The language and instruments of rock increasingly play a part in new classical music, to the point where some classically-trained musicians are making music that wouldn't be out of place at all on a rock record. And yet, the experience of such music lends itself not to the rock club, but to more classically-oriented spaces like theaters or concert halls. This week Steve plays some examples - from Caleb Burhans' achingly gorgeous "A Moment for Jason Molina" to music by Aidan O'Rourke, Wim Mertens, Howard Skempton and more.
It might surprise you that more than a few composers working today have a strong affinity for early music, dating from the Renaissance, Baroque, or even earlier. Why is that? Steve features music by Arvo Part -- a composer whose inspirations sometimes reach back as far as the middle ages -- as well as a piece by Michael Nyman written for the early music group Fretwork and the music of Philip Glass performed by the baroque group The King's Violins and countertenor Anthony Roth Costanzo.
In pop music, "sampling" has become almost as commonplace as the rock n' roll backbeat itself. The practice of basing a piece of music on a short snippet of previously-recorded music or sound is everywhere these days in pop ... but does it ever occur in modern classical music? Steve Seel features a number of pieces that incorporate recorded sound-samples into their score as part of the musical texture, such as Mason Bates' work called "The B Sides" and Paula Mathusen's "On the Attraction for Felicitous Amplitude." Also, modern rock continues its influence on the music of Philip Glass, in his "Heroes" Symphony, inspired by the music of David Bowie and Brian Eno.
As recently as 20 years ago, the phrase "female composer" brought to mind a short-list of familiar names -- a handful of women who had managed to smash the gates of what had been a male-dominated fortress for centuries. While the contributions of the likes of Amy Beach, Joan Tower, and Libby Larsen have been immense toward putting cracks in the classical glass ceiling, the burgeoning number of women composers today have created an exponentially growing world of musical discovery - to the point when unfamiliar names are happily becoming the norm. Steve Seel samples a handful of them this week as our observation of Women's History Month continues.
Brian Eno made his primary fame in rock music, but to consider him simply a "rock producer" is one of the biggest mistakes you could make. His influence on subsequent generations of musical free-thinkers in classical, jazz, electronic, and avant-garde music has been incalculable.
Guest host: Melissa Ousley Melissa Ousley brings her expansive knowledge of music to the program this week, and her sensitive ear and attention to the details for all of her selections comes through. John Cage's "In a Landscape" serves as an example of how Cage perhaps had a greater impact on music of the 20th century than any other composer, through his emphasis on silence, space, and Eastern philosophies. John Adams' "Hallelujah Junction" for two pianos takes the contrapuntal minimalism of the 1970s to dizzying new heights, and Jesse Montgomery's "Coincident Dances" depicts what the composer calls the "profoundly multicultural experience" of living in New York City.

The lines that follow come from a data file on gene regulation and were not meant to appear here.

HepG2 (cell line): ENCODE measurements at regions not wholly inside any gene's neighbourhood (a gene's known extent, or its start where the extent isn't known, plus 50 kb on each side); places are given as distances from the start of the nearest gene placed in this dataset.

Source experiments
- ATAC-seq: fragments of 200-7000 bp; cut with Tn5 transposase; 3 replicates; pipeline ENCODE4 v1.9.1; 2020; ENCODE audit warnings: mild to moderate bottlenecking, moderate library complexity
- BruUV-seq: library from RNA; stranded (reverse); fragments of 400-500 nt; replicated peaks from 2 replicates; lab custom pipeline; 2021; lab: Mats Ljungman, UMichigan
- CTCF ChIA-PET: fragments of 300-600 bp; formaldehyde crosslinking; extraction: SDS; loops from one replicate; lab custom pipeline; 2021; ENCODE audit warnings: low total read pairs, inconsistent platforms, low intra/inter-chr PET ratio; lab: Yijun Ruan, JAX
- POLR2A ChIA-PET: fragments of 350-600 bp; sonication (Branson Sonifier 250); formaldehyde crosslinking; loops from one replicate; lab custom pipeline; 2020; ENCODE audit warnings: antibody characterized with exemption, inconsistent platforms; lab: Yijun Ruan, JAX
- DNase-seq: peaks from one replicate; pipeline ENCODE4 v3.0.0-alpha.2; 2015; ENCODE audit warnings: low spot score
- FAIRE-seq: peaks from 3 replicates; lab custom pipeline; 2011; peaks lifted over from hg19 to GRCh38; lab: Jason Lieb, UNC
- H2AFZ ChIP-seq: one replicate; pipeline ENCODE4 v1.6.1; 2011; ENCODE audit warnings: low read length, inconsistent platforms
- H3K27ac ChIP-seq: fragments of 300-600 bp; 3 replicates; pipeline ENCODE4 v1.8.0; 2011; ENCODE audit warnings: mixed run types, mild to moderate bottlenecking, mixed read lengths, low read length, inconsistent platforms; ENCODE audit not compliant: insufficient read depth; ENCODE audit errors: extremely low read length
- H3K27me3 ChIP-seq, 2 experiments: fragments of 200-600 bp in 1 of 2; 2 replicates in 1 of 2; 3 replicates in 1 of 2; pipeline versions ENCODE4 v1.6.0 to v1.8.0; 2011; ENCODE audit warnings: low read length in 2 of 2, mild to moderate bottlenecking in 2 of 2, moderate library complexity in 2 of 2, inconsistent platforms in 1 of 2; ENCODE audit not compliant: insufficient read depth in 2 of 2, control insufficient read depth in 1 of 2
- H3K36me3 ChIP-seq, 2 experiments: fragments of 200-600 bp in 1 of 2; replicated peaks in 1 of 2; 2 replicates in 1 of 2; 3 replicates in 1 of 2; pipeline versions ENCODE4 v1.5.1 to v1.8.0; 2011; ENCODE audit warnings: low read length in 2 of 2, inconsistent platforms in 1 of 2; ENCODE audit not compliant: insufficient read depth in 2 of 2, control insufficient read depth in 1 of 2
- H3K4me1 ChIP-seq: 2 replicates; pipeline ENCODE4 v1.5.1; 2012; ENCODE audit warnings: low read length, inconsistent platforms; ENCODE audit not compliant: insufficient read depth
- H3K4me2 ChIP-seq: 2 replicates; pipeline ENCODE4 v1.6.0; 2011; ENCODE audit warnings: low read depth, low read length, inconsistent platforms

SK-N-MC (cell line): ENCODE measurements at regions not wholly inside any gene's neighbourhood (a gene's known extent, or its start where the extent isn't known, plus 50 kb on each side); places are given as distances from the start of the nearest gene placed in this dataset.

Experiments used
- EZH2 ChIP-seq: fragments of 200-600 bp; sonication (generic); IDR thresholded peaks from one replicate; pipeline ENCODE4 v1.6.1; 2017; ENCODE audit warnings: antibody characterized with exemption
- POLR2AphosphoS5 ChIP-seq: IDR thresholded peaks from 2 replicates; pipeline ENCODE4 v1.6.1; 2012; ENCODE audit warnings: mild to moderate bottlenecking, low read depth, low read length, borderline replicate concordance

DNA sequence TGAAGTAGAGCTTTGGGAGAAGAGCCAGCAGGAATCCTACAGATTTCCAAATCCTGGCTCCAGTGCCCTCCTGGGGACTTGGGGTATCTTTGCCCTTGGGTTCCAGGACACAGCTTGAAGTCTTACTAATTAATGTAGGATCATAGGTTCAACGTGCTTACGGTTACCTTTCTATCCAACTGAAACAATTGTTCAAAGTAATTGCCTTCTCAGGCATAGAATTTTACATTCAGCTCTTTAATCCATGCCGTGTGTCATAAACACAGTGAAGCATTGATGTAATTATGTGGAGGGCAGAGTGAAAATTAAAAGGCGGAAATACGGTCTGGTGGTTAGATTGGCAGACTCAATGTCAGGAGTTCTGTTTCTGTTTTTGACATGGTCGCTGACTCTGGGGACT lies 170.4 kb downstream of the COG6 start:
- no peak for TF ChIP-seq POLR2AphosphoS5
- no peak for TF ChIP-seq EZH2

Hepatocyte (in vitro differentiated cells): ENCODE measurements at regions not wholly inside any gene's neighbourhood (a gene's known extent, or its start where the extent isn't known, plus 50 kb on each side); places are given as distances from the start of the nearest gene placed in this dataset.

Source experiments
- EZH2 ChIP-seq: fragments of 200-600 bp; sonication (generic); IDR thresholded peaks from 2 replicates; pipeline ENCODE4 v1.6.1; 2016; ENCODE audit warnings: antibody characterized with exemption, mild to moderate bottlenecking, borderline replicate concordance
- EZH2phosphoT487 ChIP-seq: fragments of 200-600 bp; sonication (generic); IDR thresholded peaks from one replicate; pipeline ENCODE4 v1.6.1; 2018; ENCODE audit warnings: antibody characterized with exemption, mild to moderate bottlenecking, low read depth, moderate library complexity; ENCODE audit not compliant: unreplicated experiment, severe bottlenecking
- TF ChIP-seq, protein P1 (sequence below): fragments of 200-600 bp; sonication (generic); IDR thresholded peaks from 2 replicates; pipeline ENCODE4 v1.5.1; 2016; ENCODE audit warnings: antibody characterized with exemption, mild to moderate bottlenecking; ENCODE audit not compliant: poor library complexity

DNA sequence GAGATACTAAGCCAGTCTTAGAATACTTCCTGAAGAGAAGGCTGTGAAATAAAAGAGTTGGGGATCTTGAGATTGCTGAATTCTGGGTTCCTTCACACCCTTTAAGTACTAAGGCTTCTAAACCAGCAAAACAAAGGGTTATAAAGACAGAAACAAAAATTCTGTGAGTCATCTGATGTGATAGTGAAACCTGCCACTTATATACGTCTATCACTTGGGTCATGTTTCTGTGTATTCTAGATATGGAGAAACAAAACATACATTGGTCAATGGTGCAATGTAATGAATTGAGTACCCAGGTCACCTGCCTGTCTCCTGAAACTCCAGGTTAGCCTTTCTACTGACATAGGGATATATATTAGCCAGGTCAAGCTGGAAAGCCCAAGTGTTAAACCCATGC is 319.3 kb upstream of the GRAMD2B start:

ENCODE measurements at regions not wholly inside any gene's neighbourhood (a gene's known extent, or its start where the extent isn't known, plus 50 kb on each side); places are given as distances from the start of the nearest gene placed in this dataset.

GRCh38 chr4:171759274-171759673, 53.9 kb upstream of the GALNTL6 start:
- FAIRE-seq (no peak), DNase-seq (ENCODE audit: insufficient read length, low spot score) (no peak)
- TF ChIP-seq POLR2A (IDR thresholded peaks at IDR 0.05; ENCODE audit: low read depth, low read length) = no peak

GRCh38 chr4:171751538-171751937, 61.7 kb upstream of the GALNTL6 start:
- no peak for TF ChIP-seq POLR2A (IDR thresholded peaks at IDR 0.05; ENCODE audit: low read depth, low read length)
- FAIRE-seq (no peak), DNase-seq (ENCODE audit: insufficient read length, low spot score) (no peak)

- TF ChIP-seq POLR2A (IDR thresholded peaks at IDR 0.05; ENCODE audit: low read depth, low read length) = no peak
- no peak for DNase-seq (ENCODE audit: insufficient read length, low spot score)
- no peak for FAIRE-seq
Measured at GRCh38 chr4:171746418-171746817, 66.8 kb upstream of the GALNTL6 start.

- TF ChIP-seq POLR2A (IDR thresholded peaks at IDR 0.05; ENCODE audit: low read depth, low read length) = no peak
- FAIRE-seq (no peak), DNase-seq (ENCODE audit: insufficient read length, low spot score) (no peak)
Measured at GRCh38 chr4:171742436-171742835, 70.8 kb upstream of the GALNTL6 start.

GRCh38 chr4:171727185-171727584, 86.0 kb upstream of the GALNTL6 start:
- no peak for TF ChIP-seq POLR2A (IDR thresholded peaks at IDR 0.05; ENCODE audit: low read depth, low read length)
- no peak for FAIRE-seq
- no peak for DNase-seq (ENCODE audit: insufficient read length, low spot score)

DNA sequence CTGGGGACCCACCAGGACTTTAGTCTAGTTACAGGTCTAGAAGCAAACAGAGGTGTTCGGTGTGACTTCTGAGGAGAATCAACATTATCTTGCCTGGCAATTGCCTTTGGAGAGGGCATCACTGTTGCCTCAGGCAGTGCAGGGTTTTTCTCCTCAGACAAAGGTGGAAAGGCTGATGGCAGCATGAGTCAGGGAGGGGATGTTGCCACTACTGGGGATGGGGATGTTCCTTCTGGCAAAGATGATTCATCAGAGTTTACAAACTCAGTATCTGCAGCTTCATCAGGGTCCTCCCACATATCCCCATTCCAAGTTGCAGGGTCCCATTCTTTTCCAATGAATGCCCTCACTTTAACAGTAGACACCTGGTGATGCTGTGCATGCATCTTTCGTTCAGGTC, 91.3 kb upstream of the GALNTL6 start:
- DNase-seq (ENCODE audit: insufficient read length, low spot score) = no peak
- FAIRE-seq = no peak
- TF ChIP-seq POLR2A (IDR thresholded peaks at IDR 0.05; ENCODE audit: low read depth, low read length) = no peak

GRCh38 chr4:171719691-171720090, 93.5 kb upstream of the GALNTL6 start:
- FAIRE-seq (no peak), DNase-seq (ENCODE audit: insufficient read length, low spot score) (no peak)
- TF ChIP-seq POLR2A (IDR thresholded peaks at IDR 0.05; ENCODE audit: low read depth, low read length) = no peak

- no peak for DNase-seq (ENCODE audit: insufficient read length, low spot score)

Guest host: Ward Jacobsen The official beginning of spring is right around the corner, and this week on Extra Eclectic, things are beginning to thaw -- and the water is flowing again. We hear James Stephenson's "Liquid Melancholy," selections from "Rivers" by Ann Southam, and Mason Bates' celebrated work for orchestra and electronics, "Liquid Interface." Ward Jacobsen guest hosts this week, and he also features music by John Tavener, Keith Jarret, and more.
When John Adams decided to write a saxophone concerto, he first listened to some that previous composers had written, but he found that they didn't speak to him. Instead, he decided he'd get out his favorite jazz records for inspiration - from Charlie Parker and Eric Dophy to Wayne Shorter. The result was a concerto that was influenced more by jazz than classical music. Steve plays Adams' work and some others that have prominent rhythmic elements or "dance" themes in this week's episode (beginning the program with a piece by Andre Previn, who died this week at the age of 89).
Steve Seel showcases the play between light and shadow, with contemporary classical works on those themes. Nocturnes and night travels contrast with works like "The Light" by Philip Glass, and he's even got a piece called "Shadow Light" by Elena Rhuer that touches on both ideas. Plus, does the phrase "desert island" conjure up images of sunlight and palm trees in your imagination? Well, what does it feel like to be stranded on a desert island ... at night? Erkki-Sven Tuur's "Insula Deserta" suggests what it might be like to be shipwrecked after the sun goes down.
Oftentimes, when the air is chilly, the sky is clear. And so it can be possible to enjoy some good star-gazing ... as long as your skin can take the cold. On this episode, Steve Seel features modern classical works on themes of stars and heavenly observation ... from "Polaris" by Thomas Ades to Joel Pucket's "The Shadow of Sirius" to the gorgeous "Musica Celestis" by Aaron Jay Kernis and more. In the second hour, Steve explores new classical works on the subject of love, in honor of Valentine's Day.